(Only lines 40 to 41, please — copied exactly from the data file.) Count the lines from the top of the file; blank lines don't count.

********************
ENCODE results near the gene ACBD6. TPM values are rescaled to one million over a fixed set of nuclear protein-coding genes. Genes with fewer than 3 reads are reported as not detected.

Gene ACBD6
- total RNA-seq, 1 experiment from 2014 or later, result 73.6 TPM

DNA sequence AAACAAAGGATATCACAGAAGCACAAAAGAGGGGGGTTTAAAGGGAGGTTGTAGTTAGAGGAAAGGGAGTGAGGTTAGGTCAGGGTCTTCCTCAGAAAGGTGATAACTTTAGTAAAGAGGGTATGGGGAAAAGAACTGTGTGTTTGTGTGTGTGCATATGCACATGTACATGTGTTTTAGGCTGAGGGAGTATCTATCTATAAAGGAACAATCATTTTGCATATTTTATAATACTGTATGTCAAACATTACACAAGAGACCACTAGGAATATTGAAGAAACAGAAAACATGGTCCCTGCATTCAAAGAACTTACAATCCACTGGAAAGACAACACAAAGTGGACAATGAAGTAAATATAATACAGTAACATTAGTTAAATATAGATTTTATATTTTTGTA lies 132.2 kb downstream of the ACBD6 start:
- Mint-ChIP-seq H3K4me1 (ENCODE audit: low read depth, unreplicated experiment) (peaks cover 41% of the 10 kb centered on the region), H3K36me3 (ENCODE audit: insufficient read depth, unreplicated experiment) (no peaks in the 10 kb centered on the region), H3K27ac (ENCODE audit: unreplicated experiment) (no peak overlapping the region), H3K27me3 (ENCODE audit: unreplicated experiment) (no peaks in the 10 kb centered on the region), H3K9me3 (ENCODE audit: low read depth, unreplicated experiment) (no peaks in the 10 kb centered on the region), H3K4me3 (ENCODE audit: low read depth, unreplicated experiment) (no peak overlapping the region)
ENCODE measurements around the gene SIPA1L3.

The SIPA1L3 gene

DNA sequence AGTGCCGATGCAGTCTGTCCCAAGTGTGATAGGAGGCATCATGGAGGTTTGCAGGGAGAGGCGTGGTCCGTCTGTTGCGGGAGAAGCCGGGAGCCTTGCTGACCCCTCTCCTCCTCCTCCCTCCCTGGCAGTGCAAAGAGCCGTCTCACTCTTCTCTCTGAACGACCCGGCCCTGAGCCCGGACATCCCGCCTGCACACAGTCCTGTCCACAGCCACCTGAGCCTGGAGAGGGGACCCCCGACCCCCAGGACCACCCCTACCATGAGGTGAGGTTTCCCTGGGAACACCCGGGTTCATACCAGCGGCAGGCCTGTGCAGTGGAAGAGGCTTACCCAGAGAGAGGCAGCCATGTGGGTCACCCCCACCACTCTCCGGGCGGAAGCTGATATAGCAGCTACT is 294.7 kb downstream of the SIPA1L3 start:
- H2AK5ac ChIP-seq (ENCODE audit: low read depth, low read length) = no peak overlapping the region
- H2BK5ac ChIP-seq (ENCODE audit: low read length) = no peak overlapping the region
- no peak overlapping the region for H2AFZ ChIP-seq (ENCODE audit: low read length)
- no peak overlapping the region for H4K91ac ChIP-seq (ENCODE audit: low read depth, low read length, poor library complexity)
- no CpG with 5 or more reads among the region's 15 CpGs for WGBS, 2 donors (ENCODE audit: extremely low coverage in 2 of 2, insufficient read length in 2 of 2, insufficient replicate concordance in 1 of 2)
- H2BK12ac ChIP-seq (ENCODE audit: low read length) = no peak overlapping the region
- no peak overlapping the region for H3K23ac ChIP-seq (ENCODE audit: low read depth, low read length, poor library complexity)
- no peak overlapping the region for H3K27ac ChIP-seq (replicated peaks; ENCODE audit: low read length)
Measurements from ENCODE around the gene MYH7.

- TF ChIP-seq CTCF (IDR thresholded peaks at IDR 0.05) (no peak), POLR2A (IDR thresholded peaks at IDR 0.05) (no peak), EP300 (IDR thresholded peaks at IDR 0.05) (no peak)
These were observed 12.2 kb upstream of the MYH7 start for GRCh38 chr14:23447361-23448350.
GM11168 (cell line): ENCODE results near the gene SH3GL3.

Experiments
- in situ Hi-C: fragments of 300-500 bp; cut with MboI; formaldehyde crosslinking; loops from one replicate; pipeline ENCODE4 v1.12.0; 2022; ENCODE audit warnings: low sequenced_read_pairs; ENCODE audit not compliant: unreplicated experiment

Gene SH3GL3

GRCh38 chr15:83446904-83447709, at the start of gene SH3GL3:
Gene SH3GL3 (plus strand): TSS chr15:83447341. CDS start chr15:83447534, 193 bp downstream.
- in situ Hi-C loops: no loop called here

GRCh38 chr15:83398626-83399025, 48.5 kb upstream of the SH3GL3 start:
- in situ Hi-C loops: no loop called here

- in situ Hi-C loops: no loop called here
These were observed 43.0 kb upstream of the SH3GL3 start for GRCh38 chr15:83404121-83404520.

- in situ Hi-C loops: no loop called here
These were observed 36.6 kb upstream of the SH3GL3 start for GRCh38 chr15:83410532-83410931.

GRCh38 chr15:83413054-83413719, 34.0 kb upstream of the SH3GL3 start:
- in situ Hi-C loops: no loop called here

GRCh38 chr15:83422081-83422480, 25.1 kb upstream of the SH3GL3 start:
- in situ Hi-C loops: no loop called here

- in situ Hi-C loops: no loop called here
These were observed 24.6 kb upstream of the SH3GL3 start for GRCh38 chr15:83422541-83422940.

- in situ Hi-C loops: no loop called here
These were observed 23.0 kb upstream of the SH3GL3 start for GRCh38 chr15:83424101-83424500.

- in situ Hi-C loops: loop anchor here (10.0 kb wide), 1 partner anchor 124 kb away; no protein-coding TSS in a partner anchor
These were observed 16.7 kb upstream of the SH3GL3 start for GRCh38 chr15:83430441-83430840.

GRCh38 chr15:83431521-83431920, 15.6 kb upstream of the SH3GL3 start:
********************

These were observed 23.0 kb upstream of the SH3GL3 start for GRCh38 chr15:83424101-83424500.

- in situ Hi-C loops: loop anchor here (10.0 kb wide), 1 partner anchor 124 kb away; no protein-coding TSS in a partner anchor